ACA Submits Amicus Brief in Support of Daubert
March 28, 2017 •
Earlier this month, ACA submitted an amicus brief in the Texas Court of Appeals, Fifth District, to provide the court further guidance regarding the district court’s proper exercising of its gatekeeping responsibility to exclude scientifically unreliable expert testimony. E.I Du Pont de Nemours and Company v. Virgil Hood and Lorrie Hood, is a toxic tort case related to benzene on appeal from Texas District court. ACA’s brief supported DuPont, and urged the appellate court to reverse the lower court ruling.
In its brief, ACA posits that the DuPont appeal raises two fundamental issues that are increasingly arising in toxic tort litigation: How should a trial court exercise its gatekeeping responsibility in the face of (1) expert testimony that merely presumes the predicate facts of historical exposures necessary to opine to a plaintiff’s total dose and duration of exposure to an alleged toxin; and (2) expert testimony that misuses and selectively relies upon studies in order to support her causation opinion. ACA believes the trial court fundamentally erred in failing to hold plaintiffs to their burden of demonstrating that his experts’ testimony satisfied Texas law on the core issues of product exposure and causation.
ACA maintains that the faithful application of the Daubert standards for the admission of expert testimony is vital to the fair decision-making process of jurors in Texas courts. The Daubert standard requires not only that an expert use reliable scientific principles and methods, but also that those principles and methods be properly applied to the particular facts of each case. ACA is a strong proponent of Daubert as the paradigm for a national standard for admissibility of scientific expert testimony.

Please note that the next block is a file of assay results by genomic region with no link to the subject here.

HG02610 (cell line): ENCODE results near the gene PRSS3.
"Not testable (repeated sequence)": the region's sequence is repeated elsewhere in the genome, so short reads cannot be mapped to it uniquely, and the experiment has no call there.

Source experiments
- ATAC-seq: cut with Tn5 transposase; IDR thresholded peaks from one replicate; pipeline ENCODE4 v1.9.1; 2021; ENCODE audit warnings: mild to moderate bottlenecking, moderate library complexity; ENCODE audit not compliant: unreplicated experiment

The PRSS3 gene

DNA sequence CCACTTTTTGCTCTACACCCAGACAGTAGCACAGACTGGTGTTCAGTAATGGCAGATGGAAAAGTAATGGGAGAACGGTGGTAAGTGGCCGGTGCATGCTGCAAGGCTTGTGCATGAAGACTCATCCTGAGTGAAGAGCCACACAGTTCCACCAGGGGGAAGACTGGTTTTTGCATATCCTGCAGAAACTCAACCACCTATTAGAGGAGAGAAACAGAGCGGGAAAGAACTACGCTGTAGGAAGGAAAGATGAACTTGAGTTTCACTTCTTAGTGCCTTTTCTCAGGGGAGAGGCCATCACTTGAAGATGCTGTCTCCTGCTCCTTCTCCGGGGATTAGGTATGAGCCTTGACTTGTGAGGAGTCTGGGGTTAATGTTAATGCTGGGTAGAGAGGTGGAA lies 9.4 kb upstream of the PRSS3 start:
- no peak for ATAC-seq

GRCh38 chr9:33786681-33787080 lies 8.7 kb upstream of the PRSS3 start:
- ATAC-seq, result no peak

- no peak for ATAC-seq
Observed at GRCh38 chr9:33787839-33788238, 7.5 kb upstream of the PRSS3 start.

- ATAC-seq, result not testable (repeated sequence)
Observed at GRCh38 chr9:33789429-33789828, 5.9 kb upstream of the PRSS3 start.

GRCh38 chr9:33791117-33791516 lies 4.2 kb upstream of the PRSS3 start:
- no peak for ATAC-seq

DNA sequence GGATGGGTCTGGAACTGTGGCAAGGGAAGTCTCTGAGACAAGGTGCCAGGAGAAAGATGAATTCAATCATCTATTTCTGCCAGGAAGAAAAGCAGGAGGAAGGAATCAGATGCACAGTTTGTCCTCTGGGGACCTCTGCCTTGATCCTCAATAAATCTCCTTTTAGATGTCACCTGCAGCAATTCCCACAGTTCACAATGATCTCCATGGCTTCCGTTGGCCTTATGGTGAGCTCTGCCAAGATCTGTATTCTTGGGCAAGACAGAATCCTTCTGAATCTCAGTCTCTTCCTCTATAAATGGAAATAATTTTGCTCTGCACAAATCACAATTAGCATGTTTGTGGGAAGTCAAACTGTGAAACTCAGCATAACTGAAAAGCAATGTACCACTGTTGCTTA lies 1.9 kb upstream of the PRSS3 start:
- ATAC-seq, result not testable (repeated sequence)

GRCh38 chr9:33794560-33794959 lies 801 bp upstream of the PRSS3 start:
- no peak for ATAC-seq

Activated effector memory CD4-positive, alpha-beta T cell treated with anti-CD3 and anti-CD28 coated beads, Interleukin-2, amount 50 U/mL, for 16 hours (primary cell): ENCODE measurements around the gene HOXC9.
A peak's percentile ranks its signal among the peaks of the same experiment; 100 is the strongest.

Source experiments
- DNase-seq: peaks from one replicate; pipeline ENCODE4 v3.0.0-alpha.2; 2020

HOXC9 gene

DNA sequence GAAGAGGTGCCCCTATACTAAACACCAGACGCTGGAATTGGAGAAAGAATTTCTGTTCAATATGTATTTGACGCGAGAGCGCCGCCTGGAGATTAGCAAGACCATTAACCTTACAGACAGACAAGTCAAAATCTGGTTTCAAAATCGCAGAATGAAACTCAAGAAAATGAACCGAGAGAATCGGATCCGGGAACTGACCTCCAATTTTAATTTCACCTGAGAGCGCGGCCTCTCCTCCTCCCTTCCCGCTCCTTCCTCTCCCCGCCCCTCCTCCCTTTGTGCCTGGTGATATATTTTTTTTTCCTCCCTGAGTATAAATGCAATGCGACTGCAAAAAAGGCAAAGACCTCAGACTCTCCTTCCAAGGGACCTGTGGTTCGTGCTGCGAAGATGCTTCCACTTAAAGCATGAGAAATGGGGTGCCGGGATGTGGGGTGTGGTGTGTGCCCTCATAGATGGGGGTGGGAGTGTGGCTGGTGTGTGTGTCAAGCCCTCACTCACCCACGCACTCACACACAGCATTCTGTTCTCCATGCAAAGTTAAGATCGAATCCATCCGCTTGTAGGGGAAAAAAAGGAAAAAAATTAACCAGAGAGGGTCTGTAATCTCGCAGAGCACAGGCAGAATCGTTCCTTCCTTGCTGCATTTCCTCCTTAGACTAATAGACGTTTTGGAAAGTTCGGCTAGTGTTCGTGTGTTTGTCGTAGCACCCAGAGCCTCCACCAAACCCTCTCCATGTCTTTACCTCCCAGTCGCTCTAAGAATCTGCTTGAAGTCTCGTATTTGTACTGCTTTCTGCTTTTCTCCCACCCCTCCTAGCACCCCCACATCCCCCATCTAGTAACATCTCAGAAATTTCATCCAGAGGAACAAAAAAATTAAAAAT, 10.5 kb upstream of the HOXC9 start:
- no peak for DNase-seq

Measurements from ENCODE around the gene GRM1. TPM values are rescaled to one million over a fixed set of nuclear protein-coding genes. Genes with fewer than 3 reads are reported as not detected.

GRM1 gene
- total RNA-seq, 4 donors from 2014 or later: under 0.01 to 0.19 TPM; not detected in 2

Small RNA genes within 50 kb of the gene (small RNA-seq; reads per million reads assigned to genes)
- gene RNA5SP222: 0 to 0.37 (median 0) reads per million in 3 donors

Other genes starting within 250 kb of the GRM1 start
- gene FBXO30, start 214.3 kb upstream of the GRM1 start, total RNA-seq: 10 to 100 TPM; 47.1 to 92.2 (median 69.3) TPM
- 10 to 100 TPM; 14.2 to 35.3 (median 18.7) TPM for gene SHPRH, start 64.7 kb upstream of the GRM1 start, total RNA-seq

To protect against the use of “junk science” in the courtroom, the U.S. Supreme Court issued a series of rulings in the 1990s — known as the Daubert trilogy — instructing trial courts to act as gatekeepers to only allow relevant and reliable scientific evidence to be presented to a jury. In its amicus brief, ACA cited the Texas Supreme Court statement that “[t]he trial court must act as an evidentiary gatekeeper to exclude irrelevant and unreliable expert evidence.”
Through its Amicus and Legal Tracking System program, ACA chooses select prominent cases each year in which it files an amicus, or “friend of the court,” brief as a show of support for issues that can adversely impact the industry. Specifically, the Amicus Program seeks to prevent court decisions that establish bad precedent, or to overturn such precedent where it currently exists, and to advance the legal protection of property due process and liberties that rightfully belong to good faith corporate interests and behavior. Since the program’s 2007 inception, ACA has filed some more than 50 amicus briefs.
In the brief, ACA also argues that the plaintiffs’ experts should have been excluded under Texas Rule of Evidence 702. To sustain the judgment of the trial court, the testimony of both plaintiffs’ experts must be admissible (one expert’s testimony was predicated on the other’s) — yet the testimony offered by the two purported experts failed to satisfy the requirements of Texas law.
ACA urged the appellate court to that Texas Rule of Evidence 702 and Daubert require district courts to serve as gatekeepers against expert testimony that is predicated on a scientifically unreliable factual foundation. ACA maintains that the district court abused its discretion in admitting this type of speculative expert testimony in this case, and the resulting judgment in favor of the appellee should be reversed.
Contact ACA’s Tom Graves for more information.